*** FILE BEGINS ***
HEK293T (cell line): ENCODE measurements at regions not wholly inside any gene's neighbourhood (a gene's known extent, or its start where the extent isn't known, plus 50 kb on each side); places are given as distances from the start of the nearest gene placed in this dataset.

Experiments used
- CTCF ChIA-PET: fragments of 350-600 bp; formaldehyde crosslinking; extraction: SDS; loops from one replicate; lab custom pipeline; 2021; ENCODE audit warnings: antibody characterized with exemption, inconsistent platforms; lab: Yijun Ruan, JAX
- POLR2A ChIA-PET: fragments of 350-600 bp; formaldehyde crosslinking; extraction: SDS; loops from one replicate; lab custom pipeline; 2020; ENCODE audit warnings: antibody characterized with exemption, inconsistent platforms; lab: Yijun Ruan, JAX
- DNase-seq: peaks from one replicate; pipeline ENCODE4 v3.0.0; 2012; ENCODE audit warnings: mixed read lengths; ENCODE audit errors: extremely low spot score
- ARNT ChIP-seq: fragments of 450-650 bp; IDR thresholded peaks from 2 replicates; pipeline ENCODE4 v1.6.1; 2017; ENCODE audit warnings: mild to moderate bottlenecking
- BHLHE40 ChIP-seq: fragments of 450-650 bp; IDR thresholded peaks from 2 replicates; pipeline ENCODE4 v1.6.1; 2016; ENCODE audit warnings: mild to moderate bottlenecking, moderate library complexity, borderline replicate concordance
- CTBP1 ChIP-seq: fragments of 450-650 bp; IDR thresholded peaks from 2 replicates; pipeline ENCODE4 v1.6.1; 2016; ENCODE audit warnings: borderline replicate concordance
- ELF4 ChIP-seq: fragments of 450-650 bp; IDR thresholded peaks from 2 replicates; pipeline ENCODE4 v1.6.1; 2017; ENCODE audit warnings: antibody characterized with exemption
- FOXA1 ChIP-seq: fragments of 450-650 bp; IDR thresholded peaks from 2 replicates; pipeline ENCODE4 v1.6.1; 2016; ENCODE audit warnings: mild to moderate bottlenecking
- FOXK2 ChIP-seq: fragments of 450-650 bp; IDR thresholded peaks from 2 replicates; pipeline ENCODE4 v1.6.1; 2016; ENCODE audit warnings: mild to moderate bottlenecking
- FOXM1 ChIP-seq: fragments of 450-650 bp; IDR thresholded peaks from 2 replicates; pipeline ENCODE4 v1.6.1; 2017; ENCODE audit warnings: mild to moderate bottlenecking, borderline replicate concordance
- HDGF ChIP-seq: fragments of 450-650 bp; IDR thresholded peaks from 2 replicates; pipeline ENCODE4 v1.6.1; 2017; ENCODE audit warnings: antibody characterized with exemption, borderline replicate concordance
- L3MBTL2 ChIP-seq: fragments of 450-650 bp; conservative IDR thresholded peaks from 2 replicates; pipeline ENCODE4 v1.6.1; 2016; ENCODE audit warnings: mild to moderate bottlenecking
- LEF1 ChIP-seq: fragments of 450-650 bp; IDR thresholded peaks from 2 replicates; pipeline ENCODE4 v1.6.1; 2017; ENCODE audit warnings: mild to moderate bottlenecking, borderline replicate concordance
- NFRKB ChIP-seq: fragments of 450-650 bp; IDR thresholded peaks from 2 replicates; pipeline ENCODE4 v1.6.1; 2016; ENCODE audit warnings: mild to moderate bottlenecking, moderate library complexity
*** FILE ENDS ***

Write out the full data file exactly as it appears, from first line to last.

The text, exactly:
HEK293T (cell line): ENCODE measurements at regions not wholly inside any gene's neighbourhood (a gene's known extent, or its start where the extent isn't known, plus 50 kb on each side); places are given as distances from the start of the nearest gene placed in this dataset.

Experiments used
- CTCF ChIA-PET: fragments of 350-600 bp; formaldehyde crosslinking; extraction: SDS; loops from one replicate; lab custom pipeline; 2021; ENCODE audit warnings: antibody characterized with exemption, inconsistent platforms; lab: Yijun Ruan, JAX
- POLR2A ChIA-PET: fragments of 350-600 bp; formaldehyde crosslinking; extraction: SDS; loops from one replicate; lab custom pipeline; 2020; ENCODE audit warnings: antibody characterized with exemption, inconsistent platforms; lab: Yijun Ruan, JAX
- DNase-seq: peaks from one replicate; pipeline ENCODE4 v3.0.0; 2012; ENCODE audit warnings: mixed read lengths; ENCODE audit errors: extremely low spot score
- ARNT ChIP-seq: fragments of 450-650 bp; IDR thresholded peaks from 2 replicates; pipeline ENCODE4 v1.6.1; 2017; ENCODE audit warnings: mild to moderate bottlenecking
- BHLHE40 ChIP-seq: fragments of 450-650 bp; IDR thresholded peaks from 2 replicates; pipeline ENCODE4 v1.6.1; 2016; ENCODE audit warnings: mild to moderate bottlenecking, moderate library complexity, borderline replicate concordance
- CTBP1 ChIP-seq: fragments of 450-650 bp; IDR thresholded peaks from 2 replicates; pipeline ENCODE4 v1.6.1; 2016; ENCODE audit warnings: borderline replicate concordance
- ELF4 ChIP-seq: fragments of 450-650 bp; IDR thresholded peaks from 2 replicates; pipeline ENCODE4 v1.6.1; 2017; ENCODE audit warnings: antibody characterized with exemption
- FOXA1 ChIP-seq: fragments of 450-650 bp; IDR thresholded peaks from 2 replicates; pipeline ENCODE4 v1.6.1; 2016; ENCODE audit warnings: mild to moderate bottlenecking
- FOXK2 ChIP-seq: fragments of 450-650 bp; IDR thresholded peaks from 2 replicates; pipeline ENCODE4 v1.6.1; 2016; ENCODE audit warnings: mild to moderate bottlenecking
- FOXM1 ChIP-seq: fragments of 450-650 bp; IDR thresholded peaks from 2 replicates; pipeline ENCODE4 v1.6.1; 2017; ENCODE audit warnings: mild to moderate bottlenecking, borderline replicate concordance
- HDGF ChIP-seq: fragments of 450-650 bp; IDR thresholded peaks from 2 replicates; pipeline ENCODE4 v1.6.1; 2017; ENCODE audit warnings: antibody characterized with exemption, borderline replicate concordance
- L3MBTL2 ChIP-seq: fragments of 450-650 bp; conservative IDR thresholded peaks from 2 replicates; pipeline ENCODE4 v1.6.1; 2016; ENCODE audit warnings: mild to moderate bottlenecking
- LEF1 ChIP-seq: fragments of 450-650 bp; IDR thresholded peaks from 2 replicates; pipeline ENCODE4 v1.6.1; 2017; ENCODE audit warnings: mild to moderate bottlenecking, borderline replicate concordance
- NFRKB ChIP-seq: fragments of 450-650 bp; IDR thresholded peaks from 2 replicates; pipeline ENCODE4 v1.6.1; 2016; ENCODE audit warnings: mild to moderate bottlenecking, moderate library complexity